The building was formally opened on March 4, 1880. While the residents of Little Germany were almost all first generation immigrants, the assassination of President James A. Garfield a year later, reflected how whole-heartedly they had embraced their new home. On the night of September 16, 1881, the German-American Independent Citizens' Committee met in the German Masonic Temple. Among the resolutions adopted that night was:
Whereas, The murderous assault upon the President of the United States not only endangered the life of the chief executive officer of our Republic, but also menaces our national organization and the security of truly republican institutions base on the sovereign will of the nation.
For decades to come, the various lodge rooms would be the scene of funerals. Among the earliest was that of Franz Ruppert who died on September 30, 1883. The New York Times reported, "He was one of the oldest German citizens of New-York, the first German malt-dealer in the City, and the father of Jacob Ruppert, the brewer...Mr. Ruppert was the oldest member of Trinity Lodge, F. and A. M., a member of Herrman Lodge of Odd-fellows, and of the Brewers' Association, and for many years of the German Aid Society."
One of the lodges, the Ironsides Council, No. 608, American Legion of Honor, passed a surprising and progressive resolution in the winter of 1884. The New York Times reported that "after a spirited discussion," the members had voted to allow women to join the lodge. The decision, no doubt, raised eyebrows within the various fraternal organizations throughout the city.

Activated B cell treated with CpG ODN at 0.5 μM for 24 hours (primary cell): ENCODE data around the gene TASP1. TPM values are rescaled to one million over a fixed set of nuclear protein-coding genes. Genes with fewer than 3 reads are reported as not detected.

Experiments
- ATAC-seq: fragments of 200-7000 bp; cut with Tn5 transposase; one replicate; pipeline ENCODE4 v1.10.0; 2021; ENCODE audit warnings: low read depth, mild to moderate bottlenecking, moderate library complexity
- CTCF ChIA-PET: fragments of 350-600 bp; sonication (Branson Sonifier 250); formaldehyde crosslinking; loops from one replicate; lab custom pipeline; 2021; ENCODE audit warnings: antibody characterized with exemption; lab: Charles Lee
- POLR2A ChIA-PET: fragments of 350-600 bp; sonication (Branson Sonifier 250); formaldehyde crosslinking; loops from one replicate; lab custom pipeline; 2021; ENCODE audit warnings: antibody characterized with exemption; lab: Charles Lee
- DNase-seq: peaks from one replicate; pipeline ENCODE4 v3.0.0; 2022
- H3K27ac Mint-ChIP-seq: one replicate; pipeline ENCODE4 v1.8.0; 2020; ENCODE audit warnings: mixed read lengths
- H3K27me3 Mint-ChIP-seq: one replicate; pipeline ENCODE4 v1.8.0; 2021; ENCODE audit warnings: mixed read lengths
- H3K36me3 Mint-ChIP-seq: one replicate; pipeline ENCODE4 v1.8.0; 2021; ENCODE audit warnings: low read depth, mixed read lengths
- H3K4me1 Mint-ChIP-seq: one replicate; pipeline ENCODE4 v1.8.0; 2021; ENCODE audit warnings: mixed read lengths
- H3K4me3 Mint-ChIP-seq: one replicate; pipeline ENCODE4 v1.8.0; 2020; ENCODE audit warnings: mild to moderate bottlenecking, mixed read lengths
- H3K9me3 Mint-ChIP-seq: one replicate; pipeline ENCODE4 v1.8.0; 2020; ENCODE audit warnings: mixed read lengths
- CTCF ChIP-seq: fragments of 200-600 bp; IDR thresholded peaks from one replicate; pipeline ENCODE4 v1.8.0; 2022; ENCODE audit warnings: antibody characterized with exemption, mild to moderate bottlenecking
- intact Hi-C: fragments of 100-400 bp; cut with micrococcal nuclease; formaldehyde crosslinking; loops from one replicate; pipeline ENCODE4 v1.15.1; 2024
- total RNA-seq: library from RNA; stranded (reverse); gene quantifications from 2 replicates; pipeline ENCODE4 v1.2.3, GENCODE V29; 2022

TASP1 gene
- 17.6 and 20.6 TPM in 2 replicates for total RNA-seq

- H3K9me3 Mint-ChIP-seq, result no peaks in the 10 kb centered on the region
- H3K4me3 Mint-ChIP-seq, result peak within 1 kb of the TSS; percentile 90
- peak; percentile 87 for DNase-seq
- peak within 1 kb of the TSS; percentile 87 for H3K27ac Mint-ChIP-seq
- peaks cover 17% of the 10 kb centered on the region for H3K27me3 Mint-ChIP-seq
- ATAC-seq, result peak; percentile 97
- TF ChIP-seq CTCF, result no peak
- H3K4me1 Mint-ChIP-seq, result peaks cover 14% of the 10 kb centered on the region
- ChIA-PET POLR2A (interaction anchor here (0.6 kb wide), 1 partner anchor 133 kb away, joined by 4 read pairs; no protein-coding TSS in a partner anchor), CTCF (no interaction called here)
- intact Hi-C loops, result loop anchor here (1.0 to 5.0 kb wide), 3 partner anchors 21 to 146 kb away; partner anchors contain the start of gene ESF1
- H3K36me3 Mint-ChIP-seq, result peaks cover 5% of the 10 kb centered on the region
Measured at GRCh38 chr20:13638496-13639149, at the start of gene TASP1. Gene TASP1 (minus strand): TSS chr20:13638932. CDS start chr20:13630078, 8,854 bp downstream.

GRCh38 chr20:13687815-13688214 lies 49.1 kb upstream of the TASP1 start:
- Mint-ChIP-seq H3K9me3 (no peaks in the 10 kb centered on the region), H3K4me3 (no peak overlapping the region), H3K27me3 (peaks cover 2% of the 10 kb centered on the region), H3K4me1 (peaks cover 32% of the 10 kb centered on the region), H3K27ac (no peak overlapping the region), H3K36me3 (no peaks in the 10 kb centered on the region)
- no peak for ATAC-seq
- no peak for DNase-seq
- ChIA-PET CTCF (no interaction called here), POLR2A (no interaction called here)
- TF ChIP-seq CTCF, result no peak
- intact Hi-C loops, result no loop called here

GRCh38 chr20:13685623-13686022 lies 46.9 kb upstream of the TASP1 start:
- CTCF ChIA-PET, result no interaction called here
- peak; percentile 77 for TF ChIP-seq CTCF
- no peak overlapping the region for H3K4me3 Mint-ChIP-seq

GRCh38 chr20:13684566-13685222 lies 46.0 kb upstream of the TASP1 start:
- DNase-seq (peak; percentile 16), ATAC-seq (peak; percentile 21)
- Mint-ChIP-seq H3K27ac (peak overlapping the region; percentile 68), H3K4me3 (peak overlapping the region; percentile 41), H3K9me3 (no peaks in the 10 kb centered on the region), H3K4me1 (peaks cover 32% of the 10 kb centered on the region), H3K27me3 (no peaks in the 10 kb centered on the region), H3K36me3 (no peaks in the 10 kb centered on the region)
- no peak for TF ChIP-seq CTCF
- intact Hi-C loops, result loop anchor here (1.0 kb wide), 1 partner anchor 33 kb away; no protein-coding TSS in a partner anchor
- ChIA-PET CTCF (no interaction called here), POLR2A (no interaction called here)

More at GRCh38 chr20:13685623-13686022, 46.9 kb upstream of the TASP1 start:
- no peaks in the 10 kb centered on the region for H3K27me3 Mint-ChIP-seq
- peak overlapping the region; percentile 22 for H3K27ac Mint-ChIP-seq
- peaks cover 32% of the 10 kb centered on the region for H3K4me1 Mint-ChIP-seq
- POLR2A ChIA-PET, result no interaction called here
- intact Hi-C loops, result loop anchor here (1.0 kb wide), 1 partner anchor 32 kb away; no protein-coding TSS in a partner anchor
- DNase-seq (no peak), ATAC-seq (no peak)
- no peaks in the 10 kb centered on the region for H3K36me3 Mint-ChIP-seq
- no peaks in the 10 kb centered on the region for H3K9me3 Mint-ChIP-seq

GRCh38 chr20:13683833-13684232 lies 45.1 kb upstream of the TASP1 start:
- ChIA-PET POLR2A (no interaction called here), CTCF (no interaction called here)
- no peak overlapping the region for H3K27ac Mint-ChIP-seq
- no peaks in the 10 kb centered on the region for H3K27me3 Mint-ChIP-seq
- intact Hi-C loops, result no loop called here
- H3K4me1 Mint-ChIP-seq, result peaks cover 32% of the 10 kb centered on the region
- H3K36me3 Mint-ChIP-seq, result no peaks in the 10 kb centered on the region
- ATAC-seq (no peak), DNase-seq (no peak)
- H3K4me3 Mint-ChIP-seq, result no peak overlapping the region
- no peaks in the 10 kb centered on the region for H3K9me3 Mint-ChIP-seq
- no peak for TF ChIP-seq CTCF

Among the groups that met here as early as 1884 was the Manhattan Liberal Club. On December 26, 1885, The New York Times reported on its Christmas celebration. "A Christmas tree, decorated with tinsel stars, one or two figures, strings of pop corn, and various ornaments, stood at the platform." The club's president, T. B. Wakeman, gave a dissertation on "Yuletide Festivals." Afterward, "candied fruits were distributed from the tree among the audience, which one lady in passing a dish said was their 'communion service.'"
The Manhattan Liberal Club would use space in the building for decades, hosting lectures like T. Thomas Fortune's speech on "The Afro-America's Future" on February 4, 1901; or Grace Isabel Coldron's talk on "Women and War" on March 10, 1905. But things did not always go smoothly for the group.